As Daniel Rosen of Rhodium Group, one of the report’s lead authors, has argued, the truth is that Chinese leaders have tried to make reforms. They’ve just done so in fits and starts, experimenting with measures such as giving companies more autonomy only to reverse course and tighten the reins when they didn’t like the results. Time and again, fear of potential economic volatility won out over the promise of liberalization and growth. Indeed, this dynamic is playing out right now with Beijing’s crackdowns on the big tech companies that have helped fuel so much of the country’s economic progress. But China still hasn’t paid a painful economic price for that tradeoff—yet.
These failures to reform are hurting China more than its leaders might realize. As we assessed the results from the study, we were struck not by how much China has grown in the last decade, but rather by how marginal its growth has been compared to its size and potential. In other words, China has been leaving a lot of money on the table. That may no longer be viable; the People’s Bank of China has estimated that if the economy were to experience “severe stress”—something that could result from further COVID-19 lockdowns or aftershocks from the potential burst of its property bubble—growth could slow to as little as 2 percent by 2023.
That is not sustainable in a country accustomed to more than 6 percent GDP growth over the last decade. While advanced economies like the United States and United Kingdom routinely experience growth around 2 percent, such a scenario in China could lead to mass layoffs, a rapid tightening of credit, and, perhaps most troubling for Xi, a serious blow to his authority.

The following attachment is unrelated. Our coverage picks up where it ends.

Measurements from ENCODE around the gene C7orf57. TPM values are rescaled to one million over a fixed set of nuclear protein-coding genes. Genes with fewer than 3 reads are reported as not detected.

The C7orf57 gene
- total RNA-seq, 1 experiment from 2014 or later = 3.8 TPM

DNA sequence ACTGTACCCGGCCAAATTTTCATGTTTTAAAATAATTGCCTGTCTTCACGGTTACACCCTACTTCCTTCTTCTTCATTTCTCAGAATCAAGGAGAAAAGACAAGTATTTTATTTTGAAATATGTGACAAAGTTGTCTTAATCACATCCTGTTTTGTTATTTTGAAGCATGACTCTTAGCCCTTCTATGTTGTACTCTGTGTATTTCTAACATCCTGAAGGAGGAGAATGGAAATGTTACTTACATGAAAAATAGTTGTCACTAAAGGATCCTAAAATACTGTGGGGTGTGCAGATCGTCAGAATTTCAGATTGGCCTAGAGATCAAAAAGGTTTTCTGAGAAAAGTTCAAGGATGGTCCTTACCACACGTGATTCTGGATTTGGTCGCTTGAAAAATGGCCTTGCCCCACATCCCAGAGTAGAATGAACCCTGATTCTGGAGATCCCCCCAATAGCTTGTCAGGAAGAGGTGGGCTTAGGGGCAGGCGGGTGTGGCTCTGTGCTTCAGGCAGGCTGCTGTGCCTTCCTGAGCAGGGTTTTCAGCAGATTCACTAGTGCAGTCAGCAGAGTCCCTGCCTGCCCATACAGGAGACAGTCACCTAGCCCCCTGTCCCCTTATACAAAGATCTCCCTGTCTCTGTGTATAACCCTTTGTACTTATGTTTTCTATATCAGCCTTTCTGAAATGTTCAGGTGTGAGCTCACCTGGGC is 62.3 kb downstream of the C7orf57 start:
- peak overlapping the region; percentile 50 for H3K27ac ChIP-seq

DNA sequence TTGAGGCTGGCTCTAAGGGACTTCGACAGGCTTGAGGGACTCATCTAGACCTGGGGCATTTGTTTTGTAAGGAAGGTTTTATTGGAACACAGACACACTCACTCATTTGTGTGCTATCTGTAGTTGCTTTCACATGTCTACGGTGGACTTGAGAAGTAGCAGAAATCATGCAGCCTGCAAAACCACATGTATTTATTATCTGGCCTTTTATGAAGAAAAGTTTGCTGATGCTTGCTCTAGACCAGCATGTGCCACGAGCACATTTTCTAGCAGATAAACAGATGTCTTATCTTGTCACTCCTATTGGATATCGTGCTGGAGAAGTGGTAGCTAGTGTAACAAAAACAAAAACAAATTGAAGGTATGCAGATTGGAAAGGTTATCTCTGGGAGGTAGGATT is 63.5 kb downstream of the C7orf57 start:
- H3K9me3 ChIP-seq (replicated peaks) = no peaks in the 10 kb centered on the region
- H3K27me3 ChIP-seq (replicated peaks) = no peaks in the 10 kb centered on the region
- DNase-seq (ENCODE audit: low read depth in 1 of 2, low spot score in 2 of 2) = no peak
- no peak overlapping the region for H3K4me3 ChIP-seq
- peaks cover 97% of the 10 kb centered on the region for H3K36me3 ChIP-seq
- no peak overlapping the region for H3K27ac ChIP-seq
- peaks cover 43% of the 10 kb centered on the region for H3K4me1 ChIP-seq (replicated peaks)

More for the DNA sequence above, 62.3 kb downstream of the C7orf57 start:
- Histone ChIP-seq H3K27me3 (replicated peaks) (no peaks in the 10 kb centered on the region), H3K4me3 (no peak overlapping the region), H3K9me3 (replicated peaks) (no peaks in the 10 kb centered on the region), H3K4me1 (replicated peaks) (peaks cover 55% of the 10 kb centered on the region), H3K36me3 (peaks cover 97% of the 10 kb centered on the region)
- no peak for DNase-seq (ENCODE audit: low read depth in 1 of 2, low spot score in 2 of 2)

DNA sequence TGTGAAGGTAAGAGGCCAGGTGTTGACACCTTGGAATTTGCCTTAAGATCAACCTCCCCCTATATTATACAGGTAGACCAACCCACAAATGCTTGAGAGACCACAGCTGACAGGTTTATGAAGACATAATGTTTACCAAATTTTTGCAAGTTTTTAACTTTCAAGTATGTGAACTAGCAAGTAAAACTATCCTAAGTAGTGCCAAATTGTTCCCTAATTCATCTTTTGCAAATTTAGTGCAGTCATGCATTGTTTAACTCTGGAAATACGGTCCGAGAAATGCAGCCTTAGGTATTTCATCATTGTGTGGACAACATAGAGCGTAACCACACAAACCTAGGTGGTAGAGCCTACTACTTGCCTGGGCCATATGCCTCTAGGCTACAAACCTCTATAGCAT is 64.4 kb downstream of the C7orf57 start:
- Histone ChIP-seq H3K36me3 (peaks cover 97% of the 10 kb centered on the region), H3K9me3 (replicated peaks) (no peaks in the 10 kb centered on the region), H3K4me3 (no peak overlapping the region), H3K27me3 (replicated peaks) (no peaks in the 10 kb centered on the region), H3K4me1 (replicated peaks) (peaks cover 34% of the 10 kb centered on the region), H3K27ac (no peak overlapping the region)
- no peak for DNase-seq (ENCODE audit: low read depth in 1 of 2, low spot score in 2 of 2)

The study reveals a number of additional ways that the conventional wisdom often gets the Chinese economy wrong. We tend to think of China as a titan in the realm of foreign direct investment—both incoming and outgoing. But the data comparing each country’s outward FDI stock (i.e. total accumulated value) to the size of its economy shows that China is lagging behind countries such as South Korea and Italy.
Or take the inclination in Washington, DC to overestimate the reach of China’s currency, the renminbi (RMB). Much has been written about how the RMB might even rival the US dollar one day. That’s an impression bolstered by the RMB’s 2016 inclusion in the International Monetary Fund’s vaunted Special Drawing Rights basket, which is essentially a stamp of approval that a currency is truly “global.” But the actual data shows that international use of the RMB has flatlined.
The RMB is the currency of choice in less than 3 percent of all cross-border transactions, with no signs of an uptick in the future. The reality is that without the Chinese government implementing reforms to capital controls, the RMB will remain a regional currency at best.